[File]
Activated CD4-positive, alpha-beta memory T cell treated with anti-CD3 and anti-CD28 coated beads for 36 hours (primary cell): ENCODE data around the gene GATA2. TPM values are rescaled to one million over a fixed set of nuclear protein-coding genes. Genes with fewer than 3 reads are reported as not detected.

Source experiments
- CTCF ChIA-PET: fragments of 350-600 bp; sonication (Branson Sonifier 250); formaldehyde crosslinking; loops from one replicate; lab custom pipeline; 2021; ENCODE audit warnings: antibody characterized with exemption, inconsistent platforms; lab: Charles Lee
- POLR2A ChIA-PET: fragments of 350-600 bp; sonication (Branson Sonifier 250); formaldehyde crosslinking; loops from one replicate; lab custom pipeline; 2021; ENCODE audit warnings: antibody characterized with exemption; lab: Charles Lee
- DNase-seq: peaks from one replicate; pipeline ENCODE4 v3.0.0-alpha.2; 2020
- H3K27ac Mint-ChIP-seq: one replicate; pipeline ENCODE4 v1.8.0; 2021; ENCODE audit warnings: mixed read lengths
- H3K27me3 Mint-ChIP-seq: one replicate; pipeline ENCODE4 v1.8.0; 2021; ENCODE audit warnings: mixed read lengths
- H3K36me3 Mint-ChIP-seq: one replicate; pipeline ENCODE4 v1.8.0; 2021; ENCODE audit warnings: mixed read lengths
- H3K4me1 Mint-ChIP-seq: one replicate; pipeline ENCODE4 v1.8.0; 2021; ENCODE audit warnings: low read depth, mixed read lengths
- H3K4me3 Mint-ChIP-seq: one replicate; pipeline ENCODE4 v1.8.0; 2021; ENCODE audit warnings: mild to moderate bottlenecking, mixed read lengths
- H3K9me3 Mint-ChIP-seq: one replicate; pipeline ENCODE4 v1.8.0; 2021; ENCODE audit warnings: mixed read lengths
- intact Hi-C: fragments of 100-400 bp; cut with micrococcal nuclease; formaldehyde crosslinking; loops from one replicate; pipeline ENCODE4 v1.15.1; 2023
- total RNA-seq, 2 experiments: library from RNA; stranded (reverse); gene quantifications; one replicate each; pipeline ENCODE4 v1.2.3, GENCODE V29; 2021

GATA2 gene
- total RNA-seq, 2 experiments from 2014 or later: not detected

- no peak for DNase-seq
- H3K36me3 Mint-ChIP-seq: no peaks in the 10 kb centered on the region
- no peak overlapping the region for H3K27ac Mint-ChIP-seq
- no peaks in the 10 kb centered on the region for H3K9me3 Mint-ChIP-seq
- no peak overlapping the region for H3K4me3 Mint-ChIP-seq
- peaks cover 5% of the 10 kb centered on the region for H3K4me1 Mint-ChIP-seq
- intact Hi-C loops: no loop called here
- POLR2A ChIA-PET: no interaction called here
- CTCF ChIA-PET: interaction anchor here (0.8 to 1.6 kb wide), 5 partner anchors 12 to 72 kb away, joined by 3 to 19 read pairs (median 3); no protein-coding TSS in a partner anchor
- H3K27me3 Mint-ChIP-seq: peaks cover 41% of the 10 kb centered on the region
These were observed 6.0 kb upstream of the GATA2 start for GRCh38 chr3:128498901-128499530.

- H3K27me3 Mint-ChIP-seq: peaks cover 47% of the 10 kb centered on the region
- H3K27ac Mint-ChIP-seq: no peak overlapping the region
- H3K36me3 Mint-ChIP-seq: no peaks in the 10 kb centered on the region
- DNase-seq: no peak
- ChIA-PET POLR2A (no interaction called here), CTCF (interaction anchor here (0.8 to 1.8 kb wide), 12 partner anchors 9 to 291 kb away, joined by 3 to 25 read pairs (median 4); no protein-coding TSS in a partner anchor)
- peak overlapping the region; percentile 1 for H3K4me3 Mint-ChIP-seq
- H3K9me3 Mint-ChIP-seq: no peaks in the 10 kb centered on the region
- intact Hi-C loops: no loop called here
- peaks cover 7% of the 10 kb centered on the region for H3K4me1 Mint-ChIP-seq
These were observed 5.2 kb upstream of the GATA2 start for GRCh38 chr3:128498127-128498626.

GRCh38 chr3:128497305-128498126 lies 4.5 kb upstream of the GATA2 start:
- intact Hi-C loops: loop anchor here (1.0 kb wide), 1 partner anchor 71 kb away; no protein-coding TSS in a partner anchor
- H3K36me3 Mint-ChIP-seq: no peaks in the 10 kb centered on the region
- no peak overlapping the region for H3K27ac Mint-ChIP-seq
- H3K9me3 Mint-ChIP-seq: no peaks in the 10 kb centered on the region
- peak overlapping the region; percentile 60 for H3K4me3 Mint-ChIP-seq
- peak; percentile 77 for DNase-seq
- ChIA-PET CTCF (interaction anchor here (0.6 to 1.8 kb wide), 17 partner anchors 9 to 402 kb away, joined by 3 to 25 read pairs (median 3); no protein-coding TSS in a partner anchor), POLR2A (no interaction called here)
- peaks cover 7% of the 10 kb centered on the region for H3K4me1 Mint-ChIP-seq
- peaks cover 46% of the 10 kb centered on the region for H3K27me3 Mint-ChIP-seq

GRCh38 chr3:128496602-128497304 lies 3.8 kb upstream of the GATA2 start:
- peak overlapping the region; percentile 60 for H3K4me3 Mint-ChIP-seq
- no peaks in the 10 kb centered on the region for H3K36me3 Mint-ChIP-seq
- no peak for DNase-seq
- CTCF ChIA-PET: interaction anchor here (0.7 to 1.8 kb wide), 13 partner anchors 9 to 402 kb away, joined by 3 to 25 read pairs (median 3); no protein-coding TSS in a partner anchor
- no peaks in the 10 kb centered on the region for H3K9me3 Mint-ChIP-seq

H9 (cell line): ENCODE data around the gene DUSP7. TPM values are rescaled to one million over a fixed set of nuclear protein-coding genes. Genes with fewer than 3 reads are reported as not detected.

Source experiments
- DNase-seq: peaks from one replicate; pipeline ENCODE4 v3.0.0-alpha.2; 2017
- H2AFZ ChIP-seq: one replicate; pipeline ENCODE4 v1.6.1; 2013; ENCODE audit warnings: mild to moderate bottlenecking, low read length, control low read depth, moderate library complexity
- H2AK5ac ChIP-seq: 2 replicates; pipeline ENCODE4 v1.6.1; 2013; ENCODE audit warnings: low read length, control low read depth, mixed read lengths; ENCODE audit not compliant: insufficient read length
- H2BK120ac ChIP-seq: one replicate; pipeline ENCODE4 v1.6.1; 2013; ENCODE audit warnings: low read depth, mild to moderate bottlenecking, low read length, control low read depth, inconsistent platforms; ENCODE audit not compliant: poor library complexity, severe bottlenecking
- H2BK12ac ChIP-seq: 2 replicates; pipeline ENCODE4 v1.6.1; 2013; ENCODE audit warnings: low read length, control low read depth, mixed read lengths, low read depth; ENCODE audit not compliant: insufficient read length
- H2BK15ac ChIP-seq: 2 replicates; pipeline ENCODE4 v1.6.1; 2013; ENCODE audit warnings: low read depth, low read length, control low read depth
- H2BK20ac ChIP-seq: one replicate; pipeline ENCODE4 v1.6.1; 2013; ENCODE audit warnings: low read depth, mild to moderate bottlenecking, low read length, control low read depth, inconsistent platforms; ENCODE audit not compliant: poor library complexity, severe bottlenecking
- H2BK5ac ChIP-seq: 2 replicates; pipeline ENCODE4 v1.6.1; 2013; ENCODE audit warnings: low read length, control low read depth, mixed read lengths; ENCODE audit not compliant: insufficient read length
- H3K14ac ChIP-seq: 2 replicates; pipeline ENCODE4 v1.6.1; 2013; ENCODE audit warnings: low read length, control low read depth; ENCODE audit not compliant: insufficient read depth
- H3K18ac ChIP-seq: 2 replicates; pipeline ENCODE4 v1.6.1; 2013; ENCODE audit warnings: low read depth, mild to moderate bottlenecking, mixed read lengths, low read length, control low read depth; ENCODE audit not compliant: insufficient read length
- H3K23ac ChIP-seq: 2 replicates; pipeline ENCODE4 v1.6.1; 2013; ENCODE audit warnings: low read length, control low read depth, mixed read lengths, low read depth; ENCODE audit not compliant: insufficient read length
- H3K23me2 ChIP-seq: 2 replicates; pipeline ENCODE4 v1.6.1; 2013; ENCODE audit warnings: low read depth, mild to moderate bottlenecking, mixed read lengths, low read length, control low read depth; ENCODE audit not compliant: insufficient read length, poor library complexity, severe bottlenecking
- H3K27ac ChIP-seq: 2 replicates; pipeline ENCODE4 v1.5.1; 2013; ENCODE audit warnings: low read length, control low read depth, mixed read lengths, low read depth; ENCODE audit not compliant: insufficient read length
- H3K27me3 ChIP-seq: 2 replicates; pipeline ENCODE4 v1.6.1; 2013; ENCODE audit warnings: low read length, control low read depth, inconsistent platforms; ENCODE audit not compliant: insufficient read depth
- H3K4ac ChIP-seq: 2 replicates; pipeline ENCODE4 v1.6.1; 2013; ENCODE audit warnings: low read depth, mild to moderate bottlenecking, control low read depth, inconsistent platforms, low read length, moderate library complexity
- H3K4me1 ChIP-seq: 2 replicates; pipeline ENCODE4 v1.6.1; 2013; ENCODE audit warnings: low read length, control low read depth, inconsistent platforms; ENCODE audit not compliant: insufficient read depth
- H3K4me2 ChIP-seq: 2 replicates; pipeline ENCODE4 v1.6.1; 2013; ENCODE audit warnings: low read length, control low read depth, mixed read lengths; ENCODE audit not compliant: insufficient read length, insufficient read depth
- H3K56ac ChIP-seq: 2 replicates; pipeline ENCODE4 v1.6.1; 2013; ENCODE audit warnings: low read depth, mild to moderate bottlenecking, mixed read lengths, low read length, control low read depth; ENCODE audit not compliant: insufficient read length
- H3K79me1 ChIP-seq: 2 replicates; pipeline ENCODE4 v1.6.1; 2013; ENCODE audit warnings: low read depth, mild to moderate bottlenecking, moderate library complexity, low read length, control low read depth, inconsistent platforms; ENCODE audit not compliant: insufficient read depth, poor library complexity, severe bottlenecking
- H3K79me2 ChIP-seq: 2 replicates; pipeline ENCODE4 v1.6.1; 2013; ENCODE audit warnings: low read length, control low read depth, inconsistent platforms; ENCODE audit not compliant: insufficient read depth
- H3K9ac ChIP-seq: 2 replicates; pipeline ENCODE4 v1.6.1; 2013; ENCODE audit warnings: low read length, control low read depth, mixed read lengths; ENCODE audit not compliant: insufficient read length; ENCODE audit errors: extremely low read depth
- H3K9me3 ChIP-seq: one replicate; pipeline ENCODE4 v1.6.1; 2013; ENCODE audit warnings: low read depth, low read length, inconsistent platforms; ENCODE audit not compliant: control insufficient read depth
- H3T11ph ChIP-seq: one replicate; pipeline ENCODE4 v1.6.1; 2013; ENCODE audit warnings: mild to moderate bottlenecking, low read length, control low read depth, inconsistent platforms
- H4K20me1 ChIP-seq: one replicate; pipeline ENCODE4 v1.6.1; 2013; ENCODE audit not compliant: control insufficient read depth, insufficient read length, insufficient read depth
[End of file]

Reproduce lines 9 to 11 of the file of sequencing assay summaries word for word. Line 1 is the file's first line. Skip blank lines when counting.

- H3K4me1 Mint-ChIP-seq: one replicate; pipeline ENCODE4 v1.8.0; 2021; ENCODE audit warnings: low read depth, mixed read lengths
- H3K4me3 Mint-ChIP-seq: one replicate; pipeline ENCODE4 v1.8.0; 2021; ENCODE audit warnings: mild to moderate bottlenecking, mixed read lengths
- H3K9me3 Mint-ChIP-seq: one replicate; pipeline ENCODE4 v1.8.0; 2021; ENCODE audit warnings: mixed read lengths